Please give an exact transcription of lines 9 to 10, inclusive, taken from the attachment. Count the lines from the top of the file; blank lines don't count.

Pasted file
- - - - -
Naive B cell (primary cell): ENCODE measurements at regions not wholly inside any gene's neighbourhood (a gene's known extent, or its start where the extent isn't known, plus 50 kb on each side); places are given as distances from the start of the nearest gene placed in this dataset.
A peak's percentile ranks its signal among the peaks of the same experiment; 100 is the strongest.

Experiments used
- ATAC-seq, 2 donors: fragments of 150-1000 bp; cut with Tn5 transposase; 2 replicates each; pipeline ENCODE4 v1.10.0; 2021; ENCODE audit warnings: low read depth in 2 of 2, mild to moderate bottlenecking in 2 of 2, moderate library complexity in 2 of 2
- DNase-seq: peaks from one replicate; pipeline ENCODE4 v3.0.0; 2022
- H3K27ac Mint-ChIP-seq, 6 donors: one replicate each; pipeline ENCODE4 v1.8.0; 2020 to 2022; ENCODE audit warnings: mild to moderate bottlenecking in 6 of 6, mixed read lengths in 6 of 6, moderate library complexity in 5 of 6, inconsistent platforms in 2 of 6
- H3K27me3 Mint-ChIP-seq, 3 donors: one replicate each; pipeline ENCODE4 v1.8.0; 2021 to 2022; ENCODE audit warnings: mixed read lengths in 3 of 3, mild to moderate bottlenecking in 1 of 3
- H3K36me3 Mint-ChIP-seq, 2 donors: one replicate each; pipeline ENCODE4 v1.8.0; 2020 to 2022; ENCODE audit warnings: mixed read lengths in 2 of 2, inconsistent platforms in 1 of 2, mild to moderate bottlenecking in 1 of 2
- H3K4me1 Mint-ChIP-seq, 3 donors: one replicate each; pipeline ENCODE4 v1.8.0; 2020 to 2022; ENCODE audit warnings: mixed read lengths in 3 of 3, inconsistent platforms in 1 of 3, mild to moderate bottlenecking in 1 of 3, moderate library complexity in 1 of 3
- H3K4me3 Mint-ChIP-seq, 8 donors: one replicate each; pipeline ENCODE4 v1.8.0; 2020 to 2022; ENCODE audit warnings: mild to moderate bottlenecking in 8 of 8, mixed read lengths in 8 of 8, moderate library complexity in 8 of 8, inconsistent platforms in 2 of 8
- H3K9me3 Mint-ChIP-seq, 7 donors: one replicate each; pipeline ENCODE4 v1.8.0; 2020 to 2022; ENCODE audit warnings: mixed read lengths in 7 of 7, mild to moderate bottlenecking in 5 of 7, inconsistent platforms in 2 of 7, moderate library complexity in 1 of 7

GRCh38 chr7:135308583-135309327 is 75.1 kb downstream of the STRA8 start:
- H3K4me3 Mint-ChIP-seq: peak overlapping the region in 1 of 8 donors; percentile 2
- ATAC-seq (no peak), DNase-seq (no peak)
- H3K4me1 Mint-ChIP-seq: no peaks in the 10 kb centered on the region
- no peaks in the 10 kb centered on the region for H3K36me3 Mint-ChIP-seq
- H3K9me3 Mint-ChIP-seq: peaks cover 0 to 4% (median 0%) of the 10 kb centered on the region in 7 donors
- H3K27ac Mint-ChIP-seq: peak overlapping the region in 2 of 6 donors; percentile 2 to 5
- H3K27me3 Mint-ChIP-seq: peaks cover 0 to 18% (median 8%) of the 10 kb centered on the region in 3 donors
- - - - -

- H3K4me1 Mint-ChIP-seq, 3 donors: one replicate each; pipeline ENCODE4 v1.8.0; 2020 to 2022; ENCODE audit warnings: mixed read lengths in 3 of 3, inconsistent platforms in 1 of 3, mild to moderate bottlenecking in 1 of 3, moderate library complexity in 1 of 3
- H3K4me3 Mint-ChIP-seq, 8 donors: one replicate each; pipeline ENCODE4 v1.8.0; 2020 to 2022; ENCODE audit warnings: mild to moderate bottlenecking in 8 of 8, mixed read lengths in 8 of 8, moderate library complexity in 8 of 8, inconsistent platforms in 2 of 8